A few days ago I was passing by the National Portrait Gallery in London. Two impressive queues were going round the corners of the building. It was sunny and just minutes to 10 am when the gallery opens. In London, it’s normal to have people queuing to visit an exhibition. And it has nothing to do with the sun. They would have opened their umbrellas.
That’s one of the great things about big cities: endless cultural treats, and enough ‘spectators’ for endless sold out events. Take David Hockey, one of UK’s most known artists of the last century. His recently finished iPad Yorkshire landscapes exhibition at the Royal Academy of Arts was a hit, with people waiting in line sometimes for hours (winter time!), raving reviews, huge banners across the city’s walls, and plastic bags with colorful landscapes. Of course, a well-oiled marketing machinery can be ‘blamed’ for part of the success, but with major artists it’s not hard to sell out. Maybe because they are such a big inspiration.
I agree, inspiration is an intimate, hard to define and classify experience but if you’re all wound up when faced to masterpieces, not missing the major exhibitions out there is a big plus.
If you happen to be or just pass through London until the end of May, we suggest you don’t miss Lucian Freud Portraits. Here you have some incentives. It’s the most ambitious exhibition of his work since 2001, with over 100 paintings, drawings and etchings brought together from around the world. That’s quite unique, as you might never be able to see some of these portraits again. At least in real life.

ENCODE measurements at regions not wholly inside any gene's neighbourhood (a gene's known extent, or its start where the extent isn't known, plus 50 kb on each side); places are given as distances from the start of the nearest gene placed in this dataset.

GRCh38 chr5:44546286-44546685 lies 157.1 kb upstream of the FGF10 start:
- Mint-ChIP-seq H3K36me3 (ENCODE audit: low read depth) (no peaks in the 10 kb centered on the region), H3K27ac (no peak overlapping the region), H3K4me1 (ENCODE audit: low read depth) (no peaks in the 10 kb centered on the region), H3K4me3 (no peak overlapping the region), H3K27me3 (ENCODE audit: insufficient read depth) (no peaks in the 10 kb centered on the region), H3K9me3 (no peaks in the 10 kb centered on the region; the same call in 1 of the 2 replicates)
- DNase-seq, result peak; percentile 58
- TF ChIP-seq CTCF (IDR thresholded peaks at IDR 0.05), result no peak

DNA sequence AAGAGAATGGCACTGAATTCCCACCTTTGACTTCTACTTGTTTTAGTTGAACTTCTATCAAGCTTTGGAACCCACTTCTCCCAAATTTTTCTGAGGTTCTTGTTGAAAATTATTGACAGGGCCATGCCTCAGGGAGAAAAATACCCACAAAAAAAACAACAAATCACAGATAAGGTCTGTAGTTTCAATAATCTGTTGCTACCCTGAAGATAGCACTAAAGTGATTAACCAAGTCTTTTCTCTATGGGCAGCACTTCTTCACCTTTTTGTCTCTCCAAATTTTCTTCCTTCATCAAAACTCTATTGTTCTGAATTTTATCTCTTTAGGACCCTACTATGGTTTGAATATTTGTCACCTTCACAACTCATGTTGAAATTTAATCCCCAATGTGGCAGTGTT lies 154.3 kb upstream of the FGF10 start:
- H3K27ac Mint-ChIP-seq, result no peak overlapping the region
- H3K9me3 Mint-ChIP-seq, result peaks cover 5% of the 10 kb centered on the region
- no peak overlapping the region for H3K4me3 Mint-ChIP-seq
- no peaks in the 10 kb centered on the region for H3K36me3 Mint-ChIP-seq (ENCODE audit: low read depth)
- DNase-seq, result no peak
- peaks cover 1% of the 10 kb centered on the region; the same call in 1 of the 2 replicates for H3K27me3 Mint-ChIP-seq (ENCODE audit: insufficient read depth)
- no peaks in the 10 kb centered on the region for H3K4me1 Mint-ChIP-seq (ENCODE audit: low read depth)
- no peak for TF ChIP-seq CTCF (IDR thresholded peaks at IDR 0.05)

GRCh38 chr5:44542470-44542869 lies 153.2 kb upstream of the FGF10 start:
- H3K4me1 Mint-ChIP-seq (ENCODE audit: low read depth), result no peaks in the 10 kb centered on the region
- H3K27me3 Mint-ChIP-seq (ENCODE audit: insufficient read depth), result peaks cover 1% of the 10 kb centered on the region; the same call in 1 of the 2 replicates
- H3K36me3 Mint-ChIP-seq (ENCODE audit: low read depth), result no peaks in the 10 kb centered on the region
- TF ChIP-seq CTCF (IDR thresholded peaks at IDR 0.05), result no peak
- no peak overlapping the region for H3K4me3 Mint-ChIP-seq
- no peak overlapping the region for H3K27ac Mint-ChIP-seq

Freud (1922-2011) was one of those great realist artists able to create work of striking observational intensity. It is a bit like an overdose of sincerity that stirs the viewer and forces pensive moods. With around 100 human beings staring straight at you from the paintings is a pretty intense encounter that might leave you feeling drained and exposed. There is a fascination in his use of thicker brushes, dense application of pigments, chronological changes in style, sitters and interests. The stories that come with the portraits are just as inspiring as the paintings themselves. From famous people to royalty, family and friends, many wanted to pose for him. Including the Queen. And it’s not a flattering portrait. But then again, you didn’t pose for Freud if you wanted flattery.
The exhibition is not recommended to prudes who think art is just cherubs and apples on a plate. Or to vicars. I’m telling this because although the vicar I heard the other day was impressed with Freud’s talent, he wasn’t particularly fond of his choice of topics.
Whether you’ll like it or not, I don’t know. But I do know that it will stick with you and put more questions and ideas into your head than you may like to believe. Also, we cannot guarantee no queuing at the entrance.
More about other big names in the city soon. Enjoy!
National Portrait Gallery, London
Until 27 May 2012
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